North Carolina courts will enforce any property agreement that is not in violation of public policy. As a general rule, any provision in a property settlement agreement that modifies the normal duties and responsibilities that arise from marriage are against public policy. For example, a provision that affects the duty of the supporting spouse to support the dependent spouse may be voided because the duty to support a spouse arises from the marital relationship. If you think that you have entered into a property settlement agreement that should be challenged, contact the Raleigh family law lawyers of Maginnis Law, PLLC.
North Carolina courts have found that a provision by a husband to give half his interest in his new home was void because the wife has a marital duty to go with the husband to the home of his choice. Should a property settlement agreement contain a provision that encourages a future separation or divorce, it will be contrary to public policy. For example, if a provision says that if husband shall ever leave wife, everything husband owns becomes hers will be void. However, much of these situations described above were decided by North Carolina courts before the enactment of the Uniform Premarital Agreement Act. A court may decide these cases differently. A nuanced understanding of the law is required.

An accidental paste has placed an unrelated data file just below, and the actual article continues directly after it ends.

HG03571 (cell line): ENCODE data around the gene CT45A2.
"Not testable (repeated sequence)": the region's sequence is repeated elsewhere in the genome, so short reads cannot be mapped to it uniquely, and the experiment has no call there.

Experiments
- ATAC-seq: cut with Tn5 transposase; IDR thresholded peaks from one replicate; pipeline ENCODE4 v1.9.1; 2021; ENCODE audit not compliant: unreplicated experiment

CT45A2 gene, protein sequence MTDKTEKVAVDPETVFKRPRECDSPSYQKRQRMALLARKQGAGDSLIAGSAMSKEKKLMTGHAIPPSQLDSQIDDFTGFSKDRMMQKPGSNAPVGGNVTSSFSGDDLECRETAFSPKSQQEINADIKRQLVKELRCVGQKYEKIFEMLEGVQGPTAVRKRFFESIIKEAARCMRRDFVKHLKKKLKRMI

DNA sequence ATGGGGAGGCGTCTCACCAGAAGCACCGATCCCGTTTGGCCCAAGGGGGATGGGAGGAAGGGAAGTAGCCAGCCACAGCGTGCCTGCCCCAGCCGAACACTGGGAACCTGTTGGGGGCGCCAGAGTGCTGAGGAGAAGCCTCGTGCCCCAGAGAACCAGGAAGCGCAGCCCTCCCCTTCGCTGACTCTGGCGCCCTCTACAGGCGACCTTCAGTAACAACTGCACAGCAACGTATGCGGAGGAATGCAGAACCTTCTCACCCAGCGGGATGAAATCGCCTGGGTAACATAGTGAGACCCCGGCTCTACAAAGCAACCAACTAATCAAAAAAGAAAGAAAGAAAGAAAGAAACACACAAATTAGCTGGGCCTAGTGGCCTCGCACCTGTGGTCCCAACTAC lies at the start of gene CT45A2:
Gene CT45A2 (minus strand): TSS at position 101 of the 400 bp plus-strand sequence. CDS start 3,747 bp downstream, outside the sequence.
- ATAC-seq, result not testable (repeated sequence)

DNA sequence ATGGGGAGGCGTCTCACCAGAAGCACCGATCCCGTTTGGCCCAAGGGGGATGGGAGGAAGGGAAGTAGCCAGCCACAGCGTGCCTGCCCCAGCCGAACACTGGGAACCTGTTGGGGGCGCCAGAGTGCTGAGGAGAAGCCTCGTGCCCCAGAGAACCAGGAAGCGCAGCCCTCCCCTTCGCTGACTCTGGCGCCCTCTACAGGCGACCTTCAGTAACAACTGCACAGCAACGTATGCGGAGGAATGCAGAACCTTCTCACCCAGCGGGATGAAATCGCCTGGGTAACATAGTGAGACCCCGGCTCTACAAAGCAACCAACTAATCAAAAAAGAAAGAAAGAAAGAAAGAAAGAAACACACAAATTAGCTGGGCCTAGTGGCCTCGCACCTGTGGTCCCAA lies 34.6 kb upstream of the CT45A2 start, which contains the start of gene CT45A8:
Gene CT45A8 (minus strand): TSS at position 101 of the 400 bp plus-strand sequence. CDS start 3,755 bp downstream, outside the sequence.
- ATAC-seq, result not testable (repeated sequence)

Special care must be taken to ensure that property settlement agreements are drafted correctly. To discuss the various implications of a separation agreement or property settlement agreement, contact the family law attorneys at Maginnis Law, PLLC. Maginnis Law, PLLC is a Raleigh, NC law firm accepting family law cases from Raleigh, Cary, Apex, Durham, Morrisville, Clayton, Wake Forest, and throughout the Research Triangle areas. Whatever family law issue you may be confronted with, Wake County Family Lawyer Karl S. Gwaltney can help. Contact him directly at 919.960.1545 or send a confidential email inquiry using our contact page.